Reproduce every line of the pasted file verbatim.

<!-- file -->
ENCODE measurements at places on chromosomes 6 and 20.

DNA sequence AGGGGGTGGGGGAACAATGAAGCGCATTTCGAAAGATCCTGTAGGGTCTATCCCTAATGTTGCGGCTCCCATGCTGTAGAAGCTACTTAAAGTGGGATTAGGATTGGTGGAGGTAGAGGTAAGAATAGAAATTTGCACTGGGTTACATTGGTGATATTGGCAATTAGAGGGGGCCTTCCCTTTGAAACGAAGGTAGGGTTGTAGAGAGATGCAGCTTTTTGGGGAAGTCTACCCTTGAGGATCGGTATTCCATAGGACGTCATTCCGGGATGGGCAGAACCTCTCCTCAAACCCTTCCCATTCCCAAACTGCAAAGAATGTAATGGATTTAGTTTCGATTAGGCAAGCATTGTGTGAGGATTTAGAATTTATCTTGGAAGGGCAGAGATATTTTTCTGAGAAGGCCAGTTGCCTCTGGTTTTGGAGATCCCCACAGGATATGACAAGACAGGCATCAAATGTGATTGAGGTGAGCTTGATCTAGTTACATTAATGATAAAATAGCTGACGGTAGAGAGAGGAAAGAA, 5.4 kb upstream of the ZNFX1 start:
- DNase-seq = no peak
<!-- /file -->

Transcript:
ENCODE measurements at places on chromosomes 6 and 20.

DNA sequence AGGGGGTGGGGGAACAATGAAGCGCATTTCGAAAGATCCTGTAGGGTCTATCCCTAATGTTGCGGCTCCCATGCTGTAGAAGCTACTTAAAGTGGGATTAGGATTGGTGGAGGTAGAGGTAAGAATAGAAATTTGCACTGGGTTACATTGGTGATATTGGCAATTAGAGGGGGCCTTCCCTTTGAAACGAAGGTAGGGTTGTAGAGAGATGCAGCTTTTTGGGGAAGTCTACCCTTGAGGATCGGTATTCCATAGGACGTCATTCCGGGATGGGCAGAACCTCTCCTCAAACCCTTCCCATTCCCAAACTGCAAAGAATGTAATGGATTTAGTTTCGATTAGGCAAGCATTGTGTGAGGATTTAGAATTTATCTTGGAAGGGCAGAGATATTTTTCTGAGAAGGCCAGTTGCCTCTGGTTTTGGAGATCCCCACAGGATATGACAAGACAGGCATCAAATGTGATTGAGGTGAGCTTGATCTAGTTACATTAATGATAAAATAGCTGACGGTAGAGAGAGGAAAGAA, 5.4 kb upstream of the ZNFX1 start:
- DNase-seq = no peak